David Gitlitz writes on the Journal that "We won't suffer a Japanese Deflation". A good review of history.
As U.S. credit markets continue to be roiled in chaos, some are bandying about the notion that America's problems resemble those of Japan in its deflationary "lost decade" of the 1990s. "Deflation looms. It certainly does loom," said one functionary for a major international bank. "The cycle in which debt destruction and asset price destruction reinforce each other clearly has a very, very, strong negative effect on the economy."
This analysis expresses a common fallacy that asset-price declines give rise to economic weakness, and the effect is therefore deflationary. But "deflation" is not a synonym for economic contraction. Deflation is rather a sustained decline in the overall price level, i.e., the opposite of inflation. Like inflation, deflation is a monetary phenomenon.
There is no evidence that deflationary influences are now at work in the U.S. economy. I was very familiar with the Japanese deflation, having been the first to recognize and name it in a 1995 op-ed on this page. I was exposed to considerable public criticism by the Bank of Japan at the time, but history has shown my diagnosis to be entirely correct.
Aside from some superficial similarities, the current U.S. financial market disturbance bears no resemblance to the economic misery that afflicted Japan for more than a decade, and in important ways continues to linger there. In fact, the comparison should provide some comfort to Americans. U.S. monetary conditions are nearly the exact opposite of the devastating deflation that characterized the Japanese experience.
The U.S. had its real-estate bubble through the first six years or so of the current decade, and on the surface, that might seem comparable to the real-estate bubble that preceded Japan's decade of deflation. Our bubble had its roots in the Fed's exceptionally accommodative monetary policy — a situation not unlike Japan through the late 1980s, when the Bank of Japan was also too easy for too long. But unlike the Fed, the BoJ turned toward tightness with a vengeance, apparently with the objective — at least initially — of pricking the bubble.
Japanese land prices began their long fall in 1991 on the heels of a sharp currency appreciation in 1990, with the yen soaring nearly 20% against both the dollar and gold. That was just the beginning. By 1995, the yen/dollar would see a nearly 50% appreciation, and the BoJ's deflationary bias remained in place for a number of years. The relentless rise in the currency's purchasing power magnified the real burden of yen debt, crushing borrowers and crippling the Japanese banking system.
Contrast that with the U.S. experience, in which the decline in real-estate values would coincide not with a deflationary appreciation of the dollar, but an inflationary depreciation. From the time home prices peaked in mid-2006 through the currency's lows last spring, the trade-weighted value of the dollar fell by some 18%. Over the same period, the price of gold rose by about 75%. While the dollar has rebounded moderately in the last several months, by any objective measure it remains in a weak position. On a trade-weighted basis, it has returned to its levels of about a year ago. But before doing so, it had never been weaker. At around $830 in gold terms, the dollar has recovered a modicum of the purchasing power lost when gold soared above $1,000 last March in the midst of the Bear Stearns calamity. But at current levels the price of gold is double what it was four years ago.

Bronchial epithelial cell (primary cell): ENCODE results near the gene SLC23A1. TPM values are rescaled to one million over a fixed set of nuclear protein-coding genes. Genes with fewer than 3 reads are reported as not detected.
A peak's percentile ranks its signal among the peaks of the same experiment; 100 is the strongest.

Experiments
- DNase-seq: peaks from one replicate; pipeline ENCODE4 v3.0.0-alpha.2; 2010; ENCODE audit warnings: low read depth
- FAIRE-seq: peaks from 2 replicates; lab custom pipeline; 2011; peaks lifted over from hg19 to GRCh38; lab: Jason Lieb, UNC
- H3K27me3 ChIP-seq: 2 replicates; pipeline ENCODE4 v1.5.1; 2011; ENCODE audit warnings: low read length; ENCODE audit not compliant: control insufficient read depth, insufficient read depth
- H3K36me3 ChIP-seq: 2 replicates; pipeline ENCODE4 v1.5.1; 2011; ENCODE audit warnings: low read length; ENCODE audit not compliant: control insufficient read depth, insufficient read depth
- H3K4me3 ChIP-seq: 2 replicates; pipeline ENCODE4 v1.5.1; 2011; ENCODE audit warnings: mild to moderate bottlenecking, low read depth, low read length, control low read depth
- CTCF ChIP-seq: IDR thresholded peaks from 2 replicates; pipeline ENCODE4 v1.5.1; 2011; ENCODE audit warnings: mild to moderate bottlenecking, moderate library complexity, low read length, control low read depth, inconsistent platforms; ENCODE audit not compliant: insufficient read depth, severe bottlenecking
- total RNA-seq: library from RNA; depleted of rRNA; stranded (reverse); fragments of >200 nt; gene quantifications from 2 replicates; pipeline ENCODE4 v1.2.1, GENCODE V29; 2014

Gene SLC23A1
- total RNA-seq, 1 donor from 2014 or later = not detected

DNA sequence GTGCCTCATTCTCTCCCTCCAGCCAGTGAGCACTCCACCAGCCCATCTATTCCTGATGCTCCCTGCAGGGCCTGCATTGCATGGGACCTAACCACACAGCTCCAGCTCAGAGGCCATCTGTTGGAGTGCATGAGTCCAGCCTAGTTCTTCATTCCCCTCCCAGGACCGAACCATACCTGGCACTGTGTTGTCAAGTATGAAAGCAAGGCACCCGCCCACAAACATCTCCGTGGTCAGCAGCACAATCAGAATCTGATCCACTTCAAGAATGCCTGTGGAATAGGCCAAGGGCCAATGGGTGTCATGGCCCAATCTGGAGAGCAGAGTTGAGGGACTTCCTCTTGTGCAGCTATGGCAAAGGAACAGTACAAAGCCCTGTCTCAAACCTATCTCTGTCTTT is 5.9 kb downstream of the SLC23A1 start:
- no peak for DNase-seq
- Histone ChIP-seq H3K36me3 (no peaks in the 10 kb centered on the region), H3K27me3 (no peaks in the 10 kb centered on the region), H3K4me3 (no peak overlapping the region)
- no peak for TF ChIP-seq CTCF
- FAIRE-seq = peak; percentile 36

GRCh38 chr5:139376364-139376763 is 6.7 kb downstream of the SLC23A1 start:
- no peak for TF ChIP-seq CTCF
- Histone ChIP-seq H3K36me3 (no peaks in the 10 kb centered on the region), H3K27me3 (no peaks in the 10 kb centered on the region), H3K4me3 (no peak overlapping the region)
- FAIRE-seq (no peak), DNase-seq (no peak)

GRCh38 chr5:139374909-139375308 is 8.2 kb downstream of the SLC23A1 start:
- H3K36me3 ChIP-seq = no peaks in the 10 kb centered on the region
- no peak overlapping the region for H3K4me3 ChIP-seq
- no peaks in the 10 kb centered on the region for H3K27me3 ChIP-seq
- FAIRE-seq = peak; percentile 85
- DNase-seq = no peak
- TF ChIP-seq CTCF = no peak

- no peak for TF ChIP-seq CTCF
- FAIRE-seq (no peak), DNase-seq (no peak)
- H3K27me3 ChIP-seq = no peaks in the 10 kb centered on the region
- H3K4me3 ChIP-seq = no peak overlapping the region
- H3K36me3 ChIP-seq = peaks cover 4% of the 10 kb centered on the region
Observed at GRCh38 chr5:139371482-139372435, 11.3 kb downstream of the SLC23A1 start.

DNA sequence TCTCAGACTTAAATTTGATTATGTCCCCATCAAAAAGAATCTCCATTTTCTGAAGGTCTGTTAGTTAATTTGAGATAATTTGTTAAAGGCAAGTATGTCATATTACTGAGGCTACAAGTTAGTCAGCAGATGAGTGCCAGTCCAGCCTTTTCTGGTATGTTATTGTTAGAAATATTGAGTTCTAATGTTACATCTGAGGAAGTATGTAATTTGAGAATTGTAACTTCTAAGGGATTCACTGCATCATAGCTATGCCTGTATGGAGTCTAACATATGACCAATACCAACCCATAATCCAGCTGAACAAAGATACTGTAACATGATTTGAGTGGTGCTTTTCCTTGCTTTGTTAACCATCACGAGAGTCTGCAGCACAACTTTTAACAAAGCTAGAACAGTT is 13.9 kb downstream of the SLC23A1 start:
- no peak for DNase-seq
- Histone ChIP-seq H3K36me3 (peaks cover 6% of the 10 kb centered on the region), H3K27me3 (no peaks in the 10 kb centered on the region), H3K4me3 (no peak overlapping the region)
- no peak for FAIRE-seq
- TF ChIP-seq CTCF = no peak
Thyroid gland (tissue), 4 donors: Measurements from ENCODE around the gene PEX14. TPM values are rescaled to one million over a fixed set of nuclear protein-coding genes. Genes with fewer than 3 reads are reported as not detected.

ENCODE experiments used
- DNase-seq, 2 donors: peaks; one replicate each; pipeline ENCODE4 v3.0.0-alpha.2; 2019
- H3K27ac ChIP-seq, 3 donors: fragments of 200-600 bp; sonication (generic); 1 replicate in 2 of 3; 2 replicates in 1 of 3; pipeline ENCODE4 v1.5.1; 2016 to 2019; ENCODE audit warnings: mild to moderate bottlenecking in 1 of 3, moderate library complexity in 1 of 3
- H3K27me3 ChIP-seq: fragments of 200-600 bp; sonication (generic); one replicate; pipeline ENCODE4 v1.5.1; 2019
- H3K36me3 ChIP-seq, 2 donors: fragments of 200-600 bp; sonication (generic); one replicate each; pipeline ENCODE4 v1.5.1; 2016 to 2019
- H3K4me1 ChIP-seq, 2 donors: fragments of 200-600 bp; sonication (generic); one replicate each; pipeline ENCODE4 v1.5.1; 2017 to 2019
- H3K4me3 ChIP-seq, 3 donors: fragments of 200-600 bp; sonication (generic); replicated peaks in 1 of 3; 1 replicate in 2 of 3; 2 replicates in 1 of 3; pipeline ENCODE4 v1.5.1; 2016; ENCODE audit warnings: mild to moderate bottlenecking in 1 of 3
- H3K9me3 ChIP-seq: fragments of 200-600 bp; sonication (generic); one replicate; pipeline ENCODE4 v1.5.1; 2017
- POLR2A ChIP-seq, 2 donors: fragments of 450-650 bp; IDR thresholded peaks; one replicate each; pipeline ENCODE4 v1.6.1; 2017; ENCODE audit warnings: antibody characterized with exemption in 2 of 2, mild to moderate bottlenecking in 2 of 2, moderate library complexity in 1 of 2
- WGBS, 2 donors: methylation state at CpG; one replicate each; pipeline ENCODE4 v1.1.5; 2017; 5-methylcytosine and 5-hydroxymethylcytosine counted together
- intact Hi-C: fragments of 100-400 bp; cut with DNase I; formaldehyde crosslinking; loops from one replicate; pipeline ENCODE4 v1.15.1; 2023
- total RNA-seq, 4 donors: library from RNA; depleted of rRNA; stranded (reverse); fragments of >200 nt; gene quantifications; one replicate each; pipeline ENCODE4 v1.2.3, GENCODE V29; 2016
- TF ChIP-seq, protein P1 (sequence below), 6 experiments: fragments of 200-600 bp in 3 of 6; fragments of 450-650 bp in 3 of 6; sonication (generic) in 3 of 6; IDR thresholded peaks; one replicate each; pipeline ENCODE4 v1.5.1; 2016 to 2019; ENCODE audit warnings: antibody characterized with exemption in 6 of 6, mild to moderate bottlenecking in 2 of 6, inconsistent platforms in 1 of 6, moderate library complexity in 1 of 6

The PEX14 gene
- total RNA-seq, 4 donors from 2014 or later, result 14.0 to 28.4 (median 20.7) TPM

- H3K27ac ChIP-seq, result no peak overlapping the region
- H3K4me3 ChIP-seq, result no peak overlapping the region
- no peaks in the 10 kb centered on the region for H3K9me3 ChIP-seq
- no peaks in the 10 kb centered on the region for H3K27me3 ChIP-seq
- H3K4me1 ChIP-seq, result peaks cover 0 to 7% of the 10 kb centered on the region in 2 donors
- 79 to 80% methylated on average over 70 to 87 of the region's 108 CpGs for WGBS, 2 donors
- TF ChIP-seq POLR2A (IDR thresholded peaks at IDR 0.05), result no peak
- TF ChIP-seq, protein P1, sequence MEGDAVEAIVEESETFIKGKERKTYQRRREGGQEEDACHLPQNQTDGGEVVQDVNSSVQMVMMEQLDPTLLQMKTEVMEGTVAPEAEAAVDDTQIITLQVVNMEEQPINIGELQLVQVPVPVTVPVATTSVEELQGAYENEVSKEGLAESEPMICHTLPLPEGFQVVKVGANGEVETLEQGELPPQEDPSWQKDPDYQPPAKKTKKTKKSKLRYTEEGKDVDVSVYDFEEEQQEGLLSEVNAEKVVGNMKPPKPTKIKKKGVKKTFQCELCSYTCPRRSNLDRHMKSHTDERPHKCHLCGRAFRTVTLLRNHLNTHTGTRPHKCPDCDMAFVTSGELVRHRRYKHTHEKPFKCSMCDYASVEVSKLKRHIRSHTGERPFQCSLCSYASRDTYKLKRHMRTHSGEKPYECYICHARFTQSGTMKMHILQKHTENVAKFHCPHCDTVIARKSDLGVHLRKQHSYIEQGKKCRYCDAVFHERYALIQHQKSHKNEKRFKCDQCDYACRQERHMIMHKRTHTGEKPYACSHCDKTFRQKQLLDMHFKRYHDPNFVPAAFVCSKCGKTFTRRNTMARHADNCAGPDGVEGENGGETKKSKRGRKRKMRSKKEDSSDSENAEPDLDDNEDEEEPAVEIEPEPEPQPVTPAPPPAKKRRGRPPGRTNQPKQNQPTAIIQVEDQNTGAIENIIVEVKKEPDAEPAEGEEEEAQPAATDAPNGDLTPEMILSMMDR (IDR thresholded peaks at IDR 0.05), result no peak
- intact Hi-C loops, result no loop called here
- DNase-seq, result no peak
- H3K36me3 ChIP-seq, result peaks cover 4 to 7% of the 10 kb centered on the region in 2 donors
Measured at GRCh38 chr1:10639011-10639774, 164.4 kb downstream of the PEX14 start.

The relative damage to real-estate values between the U.S. and Japan is instructive. Thus far, U.S. home prices have fallen about 12.5% from their peak. But they remain about 40% above their 2000 levels. In Japan, by 2001 the destruction of values brought land prices down to about half their levels of the late 1980s.
The U.S. housing downturn and associated financial-market turbulence is attributable not to tight monetary conditions, but to an unsustainable speculative bubble triggered by loose monetary conditions. The current market turmoil might well put the economy into at least a shallow and short-lived recession. But unlike Japan, the U.S. economy will not have to dig its way out of a debilitating, long-lasting monetary deflation.
On the contrary, the current economic climate is marked by a considerable upswing in inflation, with the headline consumer price index now running at about 5.4%, up from less than 2% a year ago. The decline in crude oil prices will keep down the reported rate for a few months. But once oil stops falling, the underlying inflationary influences will reassert themselves, and no sizeable long-lasting decline in reported inflation is likely in the foreseeable future.
The "lost decade" of stagnation and monetary deflation, and its remaining legacy today, were the product of a persistently too-tight Bank of Japan. The Fed was not tight even before the present crisis, and as the crisis has unfolded has gotten progressively easier. Today, America's real concern is inflation.
Mr. Gitlitz is chief economist at Trend Macrolytics, LLC.